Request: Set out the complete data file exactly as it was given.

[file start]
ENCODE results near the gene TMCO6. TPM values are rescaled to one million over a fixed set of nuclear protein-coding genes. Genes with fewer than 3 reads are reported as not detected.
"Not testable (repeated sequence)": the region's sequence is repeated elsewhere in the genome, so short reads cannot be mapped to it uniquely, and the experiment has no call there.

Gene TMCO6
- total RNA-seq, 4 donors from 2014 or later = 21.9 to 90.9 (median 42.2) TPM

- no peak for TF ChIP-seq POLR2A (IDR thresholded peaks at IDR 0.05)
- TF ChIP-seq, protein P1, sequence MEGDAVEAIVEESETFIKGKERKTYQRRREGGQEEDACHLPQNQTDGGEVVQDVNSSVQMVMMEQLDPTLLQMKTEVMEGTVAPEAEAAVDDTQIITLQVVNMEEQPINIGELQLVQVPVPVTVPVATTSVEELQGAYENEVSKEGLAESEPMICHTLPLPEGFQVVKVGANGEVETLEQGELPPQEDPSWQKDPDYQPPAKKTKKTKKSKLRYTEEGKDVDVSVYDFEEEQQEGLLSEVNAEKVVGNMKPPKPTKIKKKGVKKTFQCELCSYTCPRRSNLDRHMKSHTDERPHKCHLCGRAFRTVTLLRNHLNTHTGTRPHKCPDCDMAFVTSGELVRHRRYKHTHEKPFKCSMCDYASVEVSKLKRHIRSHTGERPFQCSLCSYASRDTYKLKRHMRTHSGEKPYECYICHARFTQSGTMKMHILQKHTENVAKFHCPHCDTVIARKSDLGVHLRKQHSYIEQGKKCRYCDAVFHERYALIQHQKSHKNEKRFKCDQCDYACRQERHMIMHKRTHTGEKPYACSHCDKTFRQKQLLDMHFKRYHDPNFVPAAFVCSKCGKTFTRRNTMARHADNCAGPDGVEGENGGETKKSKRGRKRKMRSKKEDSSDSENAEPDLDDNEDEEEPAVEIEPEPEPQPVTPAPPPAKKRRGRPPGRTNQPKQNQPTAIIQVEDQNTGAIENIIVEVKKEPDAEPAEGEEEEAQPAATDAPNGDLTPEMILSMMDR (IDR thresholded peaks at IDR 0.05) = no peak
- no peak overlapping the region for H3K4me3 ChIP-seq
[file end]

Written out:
ENCODE results near the gene TMCO6. TPM values are rescaled to one million over a fixed set of nuclear protein-coding genes. Genes with fewer than 3 reads are reported as not detected.
"Not testable (repeated sequence)": the region's sequence is repeated elsewhere in the genome, so short reads cannot be mapped to it uniquely, and the experiment has no call there.

Gene TMCO6
- total RNA-seq, 4 donors from 2014 or later = 21.9 to 90.9 (median 42.2) TPM

- no peak for TF ChIP-seq POLR2A (IDR thresholded peaks at IDR 0.05)
- TF ChIP-seq, protein P1, sequence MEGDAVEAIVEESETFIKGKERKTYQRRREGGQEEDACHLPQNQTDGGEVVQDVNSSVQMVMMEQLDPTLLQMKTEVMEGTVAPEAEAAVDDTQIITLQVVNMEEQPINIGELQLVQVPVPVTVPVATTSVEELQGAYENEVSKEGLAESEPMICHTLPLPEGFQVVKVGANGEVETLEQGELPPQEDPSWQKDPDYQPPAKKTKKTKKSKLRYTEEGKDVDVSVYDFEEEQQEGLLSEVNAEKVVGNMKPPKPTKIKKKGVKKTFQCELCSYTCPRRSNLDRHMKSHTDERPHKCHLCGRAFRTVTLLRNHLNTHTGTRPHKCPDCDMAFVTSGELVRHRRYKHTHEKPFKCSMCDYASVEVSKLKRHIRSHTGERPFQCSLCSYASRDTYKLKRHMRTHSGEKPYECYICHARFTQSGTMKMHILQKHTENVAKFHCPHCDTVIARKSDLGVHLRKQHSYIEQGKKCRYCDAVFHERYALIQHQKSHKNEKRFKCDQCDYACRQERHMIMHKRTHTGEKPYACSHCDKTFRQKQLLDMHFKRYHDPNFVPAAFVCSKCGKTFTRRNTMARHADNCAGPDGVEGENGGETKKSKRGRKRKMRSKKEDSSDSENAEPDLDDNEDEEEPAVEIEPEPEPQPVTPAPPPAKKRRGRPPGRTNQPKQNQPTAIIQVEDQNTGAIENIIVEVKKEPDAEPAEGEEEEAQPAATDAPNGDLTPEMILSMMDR (IDR thresholded peaks at IDR 0.05) = no peak
- no peak overlapping the region for H3K4me3 ChIP-seq